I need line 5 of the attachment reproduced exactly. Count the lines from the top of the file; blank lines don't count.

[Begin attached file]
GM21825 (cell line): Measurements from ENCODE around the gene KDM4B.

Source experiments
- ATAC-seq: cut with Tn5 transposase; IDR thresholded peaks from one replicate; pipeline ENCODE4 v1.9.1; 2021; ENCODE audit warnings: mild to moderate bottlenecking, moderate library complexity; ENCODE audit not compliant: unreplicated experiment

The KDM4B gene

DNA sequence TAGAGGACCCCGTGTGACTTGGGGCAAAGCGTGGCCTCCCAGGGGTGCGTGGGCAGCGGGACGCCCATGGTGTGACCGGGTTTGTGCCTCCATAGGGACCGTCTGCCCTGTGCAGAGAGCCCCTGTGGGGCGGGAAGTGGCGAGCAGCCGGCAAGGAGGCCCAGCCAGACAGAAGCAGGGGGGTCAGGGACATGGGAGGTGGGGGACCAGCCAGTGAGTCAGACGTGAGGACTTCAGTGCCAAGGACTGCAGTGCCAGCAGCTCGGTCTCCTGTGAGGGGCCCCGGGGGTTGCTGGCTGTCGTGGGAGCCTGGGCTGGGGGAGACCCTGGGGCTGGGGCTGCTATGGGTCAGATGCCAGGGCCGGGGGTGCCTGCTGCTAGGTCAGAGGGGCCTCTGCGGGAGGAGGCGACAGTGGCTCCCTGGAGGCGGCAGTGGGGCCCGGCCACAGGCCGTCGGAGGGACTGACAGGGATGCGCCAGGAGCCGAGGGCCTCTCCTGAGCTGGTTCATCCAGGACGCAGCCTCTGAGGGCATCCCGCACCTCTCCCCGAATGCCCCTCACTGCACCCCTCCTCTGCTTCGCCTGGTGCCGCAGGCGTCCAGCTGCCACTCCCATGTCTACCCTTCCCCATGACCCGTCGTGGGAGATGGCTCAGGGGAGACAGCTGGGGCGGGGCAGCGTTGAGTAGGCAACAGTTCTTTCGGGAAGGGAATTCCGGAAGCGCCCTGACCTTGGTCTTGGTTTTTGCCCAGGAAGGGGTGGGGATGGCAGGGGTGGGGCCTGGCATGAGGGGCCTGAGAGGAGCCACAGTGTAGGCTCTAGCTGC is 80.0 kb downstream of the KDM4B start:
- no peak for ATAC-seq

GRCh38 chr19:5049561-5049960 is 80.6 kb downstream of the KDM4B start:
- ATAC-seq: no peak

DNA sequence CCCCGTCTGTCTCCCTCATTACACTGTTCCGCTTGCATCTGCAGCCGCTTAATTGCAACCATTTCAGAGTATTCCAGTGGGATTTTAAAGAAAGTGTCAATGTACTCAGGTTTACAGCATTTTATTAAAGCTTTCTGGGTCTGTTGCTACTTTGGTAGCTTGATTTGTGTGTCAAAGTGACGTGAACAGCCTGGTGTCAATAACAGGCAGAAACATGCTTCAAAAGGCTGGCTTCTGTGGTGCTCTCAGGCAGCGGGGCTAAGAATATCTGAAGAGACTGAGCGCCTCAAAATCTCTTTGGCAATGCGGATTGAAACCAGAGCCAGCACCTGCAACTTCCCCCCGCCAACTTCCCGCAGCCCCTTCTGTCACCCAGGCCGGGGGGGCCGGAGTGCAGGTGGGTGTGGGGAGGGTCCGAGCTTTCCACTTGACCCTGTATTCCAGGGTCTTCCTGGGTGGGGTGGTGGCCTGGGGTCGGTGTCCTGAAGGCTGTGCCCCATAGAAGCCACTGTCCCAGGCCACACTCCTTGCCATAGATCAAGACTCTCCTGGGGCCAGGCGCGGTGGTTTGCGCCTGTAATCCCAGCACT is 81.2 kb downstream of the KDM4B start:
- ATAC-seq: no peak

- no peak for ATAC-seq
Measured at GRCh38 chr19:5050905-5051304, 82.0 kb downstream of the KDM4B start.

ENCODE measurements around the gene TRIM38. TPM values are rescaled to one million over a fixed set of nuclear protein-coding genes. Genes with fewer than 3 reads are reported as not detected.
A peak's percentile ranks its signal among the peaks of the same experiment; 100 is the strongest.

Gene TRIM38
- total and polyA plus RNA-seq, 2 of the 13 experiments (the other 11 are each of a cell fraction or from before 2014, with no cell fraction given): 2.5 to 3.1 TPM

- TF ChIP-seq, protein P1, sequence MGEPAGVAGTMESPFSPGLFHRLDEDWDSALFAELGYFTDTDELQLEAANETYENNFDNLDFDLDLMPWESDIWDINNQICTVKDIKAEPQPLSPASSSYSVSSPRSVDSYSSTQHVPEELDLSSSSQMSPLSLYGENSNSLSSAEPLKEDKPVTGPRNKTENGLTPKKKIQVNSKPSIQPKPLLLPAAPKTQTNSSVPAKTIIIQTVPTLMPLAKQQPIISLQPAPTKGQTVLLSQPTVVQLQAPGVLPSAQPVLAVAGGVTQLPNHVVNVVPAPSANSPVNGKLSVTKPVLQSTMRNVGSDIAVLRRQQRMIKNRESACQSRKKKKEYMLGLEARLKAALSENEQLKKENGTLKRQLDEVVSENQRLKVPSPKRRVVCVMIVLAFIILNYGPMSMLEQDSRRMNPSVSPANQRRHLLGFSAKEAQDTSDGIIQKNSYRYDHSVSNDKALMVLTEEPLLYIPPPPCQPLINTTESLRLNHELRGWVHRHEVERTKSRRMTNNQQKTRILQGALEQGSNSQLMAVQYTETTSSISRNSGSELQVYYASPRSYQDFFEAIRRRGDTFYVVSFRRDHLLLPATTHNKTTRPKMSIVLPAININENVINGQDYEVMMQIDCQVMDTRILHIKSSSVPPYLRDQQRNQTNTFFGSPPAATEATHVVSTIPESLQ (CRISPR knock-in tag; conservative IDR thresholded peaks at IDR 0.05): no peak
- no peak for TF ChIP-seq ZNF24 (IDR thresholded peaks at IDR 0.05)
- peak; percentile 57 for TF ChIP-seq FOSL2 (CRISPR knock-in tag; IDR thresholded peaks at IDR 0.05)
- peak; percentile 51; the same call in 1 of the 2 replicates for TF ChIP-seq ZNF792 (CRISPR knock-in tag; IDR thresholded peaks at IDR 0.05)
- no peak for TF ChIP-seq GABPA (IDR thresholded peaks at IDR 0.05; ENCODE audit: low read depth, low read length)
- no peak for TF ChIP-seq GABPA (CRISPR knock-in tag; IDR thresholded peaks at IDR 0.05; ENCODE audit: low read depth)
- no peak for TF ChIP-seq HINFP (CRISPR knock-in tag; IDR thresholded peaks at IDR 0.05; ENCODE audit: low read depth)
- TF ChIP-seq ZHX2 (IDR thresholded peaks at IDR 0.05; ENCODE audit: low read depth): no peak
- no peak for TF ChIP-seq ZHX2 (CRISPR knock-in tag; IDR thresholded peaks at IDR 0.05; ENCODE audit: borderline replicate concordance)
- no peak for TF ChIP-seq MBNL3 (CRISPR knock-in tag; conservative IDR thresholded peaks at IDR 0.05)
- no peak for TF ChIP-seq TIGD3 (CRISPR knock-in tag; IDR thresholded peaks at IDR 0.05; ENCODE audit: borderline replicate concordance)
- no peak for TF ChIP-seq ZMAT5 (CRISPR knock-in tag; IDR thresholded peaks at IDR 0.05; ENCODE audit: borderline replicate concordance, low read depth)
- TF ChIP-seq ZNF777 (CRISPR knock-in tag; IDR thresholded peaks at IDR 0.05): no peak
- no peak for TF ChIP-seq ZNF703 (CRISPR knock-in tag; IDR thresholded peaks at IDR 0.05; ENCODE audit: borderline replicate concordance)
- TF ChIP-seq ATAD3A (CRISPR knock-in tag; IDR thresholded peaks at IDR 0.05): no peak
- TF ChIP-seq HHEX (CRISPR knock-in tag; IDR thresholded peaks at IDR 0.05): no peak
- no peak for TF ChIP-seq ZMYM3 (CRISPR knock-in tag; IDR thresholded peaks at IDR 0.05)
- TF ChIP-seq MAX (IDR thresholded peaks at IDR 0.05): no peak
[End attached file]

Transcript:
DNA sequence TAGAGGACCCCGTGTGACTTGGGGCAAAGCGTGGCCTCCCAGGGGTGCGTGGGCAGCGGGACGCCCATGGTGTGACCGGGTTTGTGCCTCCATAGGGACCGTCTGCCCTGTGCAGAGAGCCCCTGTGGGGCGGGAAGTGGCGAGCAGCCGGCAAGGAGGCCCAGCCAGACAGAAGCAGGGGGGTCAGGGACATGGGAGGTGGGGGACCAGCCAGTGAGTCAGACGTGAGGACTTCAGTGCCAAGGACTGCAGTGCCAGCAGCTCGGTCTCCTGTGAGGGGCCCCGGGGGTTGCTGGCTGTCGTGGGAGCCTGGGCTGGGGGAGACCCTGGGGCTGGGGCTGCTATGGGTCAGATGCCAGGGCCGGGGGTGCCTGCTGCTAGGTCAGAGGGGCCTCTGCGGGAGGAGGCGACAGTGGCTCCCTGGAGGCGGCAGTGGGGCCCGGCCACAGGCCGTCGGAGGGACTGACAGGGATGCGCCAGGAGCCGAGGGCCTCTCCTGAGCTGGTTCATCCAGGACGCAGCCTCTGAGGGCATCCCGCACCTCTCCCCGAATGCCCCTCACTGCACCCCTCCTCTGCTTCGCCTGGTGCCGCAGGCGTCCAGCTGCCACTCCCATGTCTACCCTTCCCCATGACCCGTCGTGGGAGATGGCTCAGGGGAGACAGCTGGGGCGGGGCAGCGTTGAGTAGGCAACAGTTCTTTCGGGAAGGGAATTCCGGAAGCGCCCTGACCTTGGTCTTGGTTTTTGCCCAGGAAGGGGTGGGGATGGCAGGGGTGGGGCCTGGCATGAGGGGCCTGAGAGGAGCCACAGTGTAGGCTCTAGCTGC is 80.0 kb downstream of the KDM4B start: